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Expectations of Qigong and Exercise Therapy in Patients With Long-term Neck Pain: An Analysis of a Prospective Randomized Study.

Persson, Liselott LU ; Gard, Gunvor LU ; Carlsson, Jane and Lansinger, Birgitta (2017) In Journal of Manipulative and Physiological Therapeutics 40(9). p.676-684
Abstract
Objective

The aim of the present study was to study differences in treatment expectations after participating in qigong and exercise therapy among participants with long-term neck pain, the impact of total group expectations on treatment outcomes, and the relationship between these treatment expectations and pain and disability.
Method

Reliable questionnaires were used. Differences between qigong and exercise was studied in a randomized, controlled, multicenter trial (n = 122). The impact of total group expectations on treatment outcomes and the association between these treatment expectations and pain and disability were studied with nonparametric statistical analysis and Spearman's correlation... (More)
Objective

The aim of the present study was to study differences in treatment expectations after participating in qigong and exercise therapy among participants with long-term neck pain, the impact of total group expectations on treatment outcomes, and the relationship between these treatment expectations and pain and disability.
Method

Reliable questionnaires were used. Differences between qigong and exercise was studied in a randomized, controlled, multicenter trial (n = 122). The impact of total group expectations on treatment outcomes and the association between these treatment expectations and pain and disability were studied with nonparametric statistical analysis and Spearman's correlation coefficient.
Results

The exercise group had higher expectations than the qigong group before the intervention on how logical treatment seemed to be and after the intervention on treatment credibility (ie, that the treatment would reduce/eliminate neck pain). The exercise group was also more confident that the treatment could reduce neck pain and significantly increased their expectations of reduced neck pain over the 3-month intervention period. Both treatment groups had high expectations of the assigned treatment. Those with high expectations had better treatment outcomes in pain and disability. The relationship between treatment expectations and credibility, pain, and disability was weak.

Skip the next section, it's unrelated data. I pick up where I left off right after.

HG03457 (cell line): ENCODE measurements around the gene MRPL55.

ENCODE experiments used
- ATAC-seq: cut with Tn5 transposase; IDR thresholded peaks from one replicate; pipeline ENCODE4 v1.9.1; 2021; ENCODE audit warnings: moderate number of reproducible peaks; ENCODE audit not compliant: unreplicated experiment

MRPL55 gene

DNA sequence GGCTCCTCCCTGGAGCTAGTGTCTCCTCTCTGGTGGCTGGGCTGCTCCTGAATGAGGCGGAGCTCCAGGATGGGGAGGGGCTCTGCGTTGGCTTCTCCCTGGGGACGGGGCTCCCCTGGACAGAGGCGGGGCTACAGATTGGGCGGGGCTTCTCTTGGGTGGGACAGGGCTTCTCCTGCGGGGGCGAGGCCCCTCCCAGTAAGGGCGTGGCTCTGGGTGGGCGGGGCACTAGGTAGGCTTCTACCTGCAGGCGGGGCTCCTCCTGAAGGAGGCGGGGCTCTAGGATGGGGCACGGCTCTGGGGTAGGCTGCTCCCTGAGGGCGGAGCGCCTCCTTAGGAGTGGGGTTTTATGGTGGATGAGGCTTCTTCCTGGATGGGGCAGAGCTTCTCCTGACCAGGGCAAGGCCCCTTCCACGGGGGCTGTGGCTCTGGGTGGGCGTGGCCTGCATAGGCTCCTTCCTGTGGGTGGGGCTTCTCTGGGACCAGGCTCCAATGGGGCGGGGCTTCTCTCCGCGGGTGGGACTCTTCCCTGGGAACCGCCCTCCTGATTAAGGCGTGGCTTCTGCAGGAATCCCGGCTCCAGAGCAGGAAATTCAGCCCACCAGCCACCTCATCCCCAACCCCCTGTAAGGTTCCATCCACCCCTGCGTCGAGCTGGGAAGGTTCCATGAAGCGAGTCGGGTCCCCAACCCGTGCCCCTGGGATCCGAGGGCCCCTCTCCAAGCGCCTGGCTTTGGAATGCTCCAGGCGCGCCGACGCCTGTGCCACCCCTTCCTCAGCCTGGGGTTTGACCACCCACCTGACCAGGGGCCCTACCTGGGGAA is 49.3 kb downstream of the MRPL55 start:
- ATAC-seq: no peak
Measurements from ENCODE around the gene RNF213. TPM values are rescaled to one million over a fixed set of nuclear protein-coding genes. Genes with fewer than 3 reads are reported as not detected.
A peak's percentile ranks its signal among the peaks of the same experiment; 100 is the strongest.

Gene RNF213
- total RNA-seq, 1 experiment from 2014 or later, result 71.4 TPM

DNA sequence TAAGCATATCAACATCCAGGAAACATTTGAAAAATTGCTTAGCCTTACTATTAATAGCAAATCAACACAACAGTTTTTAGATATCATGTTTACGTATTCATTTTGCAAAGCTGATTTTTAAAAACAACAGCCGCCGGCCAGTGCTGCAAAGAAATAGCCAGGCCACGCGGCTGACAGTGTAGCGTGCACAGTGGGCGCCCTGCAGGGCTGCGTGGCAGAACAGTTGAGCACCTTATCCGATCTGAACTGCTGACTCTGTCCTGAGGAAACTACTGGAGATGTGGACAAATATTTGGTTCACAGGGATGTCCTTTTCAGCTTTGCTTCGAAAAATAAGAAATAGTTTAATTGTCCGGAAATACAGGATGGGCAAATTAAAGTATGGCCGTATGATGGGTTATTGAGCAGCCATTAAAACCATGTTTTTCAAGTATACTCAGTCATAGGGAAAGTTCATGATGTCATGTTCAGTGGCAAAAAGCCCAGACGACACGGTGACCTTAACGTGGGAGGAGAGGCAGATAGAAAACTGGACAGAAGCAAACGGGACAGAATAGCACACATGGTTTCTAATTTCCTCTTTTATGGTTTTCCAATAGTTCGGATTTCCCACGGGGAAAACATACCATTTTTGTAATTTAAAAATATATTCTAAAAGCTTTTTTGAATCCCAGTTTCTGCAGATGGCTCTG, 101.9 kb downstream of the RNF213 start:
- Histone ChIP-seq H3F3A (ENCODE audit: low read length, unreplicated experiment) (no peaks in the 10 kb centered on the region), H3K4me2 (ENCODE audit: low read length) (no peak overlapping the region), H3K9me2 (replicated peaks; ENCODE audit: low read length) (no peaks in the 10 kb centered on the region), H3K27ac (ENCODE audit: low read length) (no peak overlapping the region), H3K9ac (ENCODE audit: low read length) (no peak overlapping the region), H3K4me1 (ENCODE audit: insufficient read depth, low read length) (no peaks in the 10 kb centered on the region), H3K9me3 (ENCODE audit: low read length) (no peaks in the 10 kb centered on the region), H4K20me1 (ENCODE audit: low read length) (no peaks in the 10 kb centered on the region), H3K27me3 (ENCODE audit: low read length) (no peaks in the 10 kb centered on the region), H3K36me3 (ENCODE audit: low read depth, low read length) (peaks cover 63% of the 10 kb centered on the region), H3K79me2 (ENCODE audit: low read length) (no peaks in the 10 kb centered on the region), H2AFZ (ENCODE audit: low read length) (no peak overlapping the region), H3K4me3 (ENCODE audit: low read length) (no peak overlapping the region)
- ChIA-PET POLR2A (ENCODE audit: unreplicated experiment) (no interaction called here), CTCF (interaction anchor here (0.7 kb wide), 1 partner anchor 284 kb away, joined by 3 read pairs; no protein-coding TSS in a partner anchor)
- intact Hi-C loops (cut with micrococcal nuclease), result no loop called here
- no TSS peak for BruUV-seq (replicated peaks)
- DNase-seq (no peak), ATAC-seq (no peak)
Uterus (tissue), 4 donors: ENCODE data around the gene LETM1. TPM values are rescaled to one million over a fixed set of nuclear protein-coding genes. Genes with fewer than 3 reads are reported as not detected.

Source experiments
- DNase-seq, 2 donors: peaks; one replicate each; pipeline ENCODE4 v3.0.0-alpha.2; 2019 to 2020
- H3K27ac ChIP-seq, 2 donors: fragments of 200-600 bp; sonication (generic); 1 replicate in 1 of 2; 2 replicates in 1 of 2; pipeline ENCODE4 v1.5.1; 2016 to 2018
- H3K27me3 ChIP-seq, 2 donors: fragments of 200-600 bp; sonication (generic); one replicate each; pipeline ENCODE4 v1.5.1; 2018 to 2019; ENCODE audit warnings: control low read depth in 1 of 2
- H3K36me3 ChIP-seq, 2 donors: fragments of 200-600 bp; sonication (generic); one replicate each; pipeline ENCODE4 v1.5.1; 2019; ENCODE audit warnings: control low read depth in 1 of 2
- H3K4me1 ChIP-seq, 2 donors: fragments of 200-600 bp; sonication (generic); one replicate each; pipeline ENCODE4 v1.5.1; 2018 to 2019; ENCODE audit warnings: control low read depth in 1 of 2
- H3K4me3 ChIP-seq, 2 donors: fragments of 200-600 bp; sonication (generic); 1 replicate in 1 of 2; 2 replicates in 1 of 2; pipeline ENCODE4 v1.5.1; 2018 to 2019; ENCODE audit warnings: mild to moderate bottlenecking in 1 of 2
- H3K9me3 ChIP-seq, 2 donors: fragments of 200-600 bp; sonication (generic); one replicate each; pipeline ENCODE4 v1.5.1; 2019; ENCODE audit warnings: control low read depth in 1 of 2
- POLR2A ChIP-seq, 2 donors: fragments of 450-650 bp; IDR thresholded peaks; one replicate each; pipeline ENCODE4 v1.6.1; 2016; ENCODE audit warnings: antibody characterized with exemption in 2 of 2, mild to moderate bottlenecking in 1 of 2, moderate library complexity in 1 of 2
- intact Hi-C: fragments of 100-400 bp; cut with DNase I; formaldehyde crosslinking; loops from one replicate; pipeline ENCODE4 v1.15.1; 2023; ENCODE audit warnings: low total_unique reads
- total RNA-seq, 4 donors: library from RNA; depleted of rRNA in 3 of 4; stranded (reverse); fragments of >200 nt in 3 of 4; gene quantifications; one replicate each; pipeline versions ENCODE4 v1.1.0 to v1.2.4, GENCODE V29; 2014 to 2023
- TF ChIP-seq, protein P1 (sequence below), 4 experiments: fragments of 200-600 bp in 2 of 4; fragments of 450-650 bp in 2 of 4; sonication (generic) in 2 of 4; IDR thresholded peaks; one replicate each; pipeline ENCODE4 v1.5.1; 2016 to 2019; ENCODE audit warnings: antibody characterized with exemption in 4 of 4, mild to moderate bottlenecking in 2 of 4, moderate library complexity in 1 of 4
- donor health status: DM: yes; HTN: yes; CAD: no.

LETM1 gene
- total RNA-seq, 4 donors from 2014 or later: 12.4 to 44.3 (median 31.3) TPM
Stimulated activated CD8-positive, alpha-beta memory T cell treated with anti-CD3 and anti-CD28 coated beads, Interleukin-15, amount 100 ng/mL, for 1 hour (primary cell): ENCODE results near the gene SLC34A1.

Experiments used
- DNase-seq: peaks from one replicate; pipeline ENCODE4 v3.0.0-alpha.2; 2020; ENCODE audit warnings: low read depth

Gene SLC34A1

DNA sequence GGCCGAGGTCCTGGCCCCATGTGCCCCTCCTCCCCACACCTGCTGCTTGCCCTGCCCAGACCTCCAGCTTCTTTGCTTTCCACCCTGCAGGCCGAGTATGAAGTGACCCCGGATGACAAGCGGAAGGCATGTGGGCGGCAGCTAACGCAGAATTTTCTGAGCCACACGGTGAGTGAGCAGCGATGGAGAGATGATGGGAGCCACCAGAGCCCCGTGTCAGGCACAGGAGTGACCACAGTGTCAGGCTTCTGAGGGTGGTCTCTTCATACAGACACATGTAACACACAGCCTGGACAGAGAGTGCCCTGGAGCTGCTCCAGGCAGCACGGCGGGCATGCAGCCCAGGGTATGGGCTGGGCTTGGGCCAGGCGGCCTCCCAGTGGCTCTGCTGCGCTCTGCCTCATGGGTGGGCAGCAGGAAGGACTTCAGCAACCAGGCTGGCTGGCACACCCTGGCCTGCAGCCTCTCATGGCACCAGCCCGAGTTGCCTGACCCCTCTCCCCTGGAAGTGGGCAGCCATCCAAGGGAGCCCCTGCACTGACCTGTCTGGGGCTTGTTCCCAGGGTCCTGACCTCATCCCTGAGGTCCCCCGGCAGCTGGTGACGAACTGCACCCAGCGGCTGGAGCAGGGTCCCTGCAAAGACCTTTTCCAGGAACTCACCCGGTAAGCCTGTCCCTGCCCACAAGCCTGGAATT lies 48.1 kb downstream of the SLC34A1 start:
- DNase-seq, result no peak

Conclusions

The current findings support the role of assessment of expectation/credibility for positive treatment results. An understanding of each patient’s treatment expectations may be helpful in guiding patients with respect to appropriate interventions and as an indication of risk of poor outcome. (Less)
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author
organization
publishing date
type
Contribution to journal
publication status
published
subject
in
Journal of Manipulative and Physiological Therapeutics
volume
40
issue
9
pages
676 - 684
publisher
Mosby Inc.
external identifiers
  • scopus:85040716596
ISSN
0161-4754
DOI
10.1016/j.jmpt.2017.07.009
language
English
LU publication?
yes
id
77f76645-c968-47e0-9c2c-e54fa4864fde
date added to LUP
2018-01-30 21:00:43
date last changed
2018-02-04 04:35:11
@article{77f76645-c968-47e0-9c2c-e54fa4864fde,
  abstract     = {Objective<br/><br/>The aim of the present study was to study differences in treatment expectations after participating in qigong and exercise therapy among participants with long-term neck pain, the impact of total group expectations on treatment outcomes, and the relationship between these treatment expectations and pain and disability.<br/>Method<br/><br/>Reliable questionnaires were used. Differences between qigong and exercise was studied in a randomized, controlled, multicenter trial (n = 122). The impact of total group expectations on treatment outcomes and the association between these treatment expectations and pain and disability were studied with nonparametric statistical analysis and Spearman's correlation coefficient.<br/>Results<br/><br/>The exercise group had higher expectations than the qigong group before the intervention on how logical treatment seemed to be and after the intervention on treatment credibility (ie, that the treatment would reduce/eliminate neck pain). The exercise group was also more confident that the treatment could reduce neck pain and significantly increased their expectations of reduced neck pain over the 3-month intervention period. Both treatment groups had high expectations of the assigned treatment. Those with high expectations had better treatment outcomes in pain and disability. The relationship between treatment expectations and credibility, pain, and disability was weak.<br/>Conclusions<br/><br/>The current findings support the role of assessment of expectation/credibility for positive treatment results. An understanding of each patient’s treatment expectations may be helpful in guiding patients with respect to appropriate interventions and as an indication of risk of poor outcome.},
  author       = {Persson, Liselott and Gard, Gunvor and Carlsson, Jane and Lansinger, Birgitta},
  issn         = {0161-4754},
  language     = {eng},
  number       = {9},
  pages        = {676--684},
  publisher    = {Mosby Inc.},
  series       = {Journal of Manipulative and Physiological Therapeutics},
  title        = {Expectations of Qigong and Exercise Therapy in Patients With Long-term Neck Pain: An Analysis of a Prospective Randomized Study.},
  url          = {http://dx.doi.org/10.1016/j.jmpt.2017.07.009},
  volume       = {40},
  year         = {2017},
}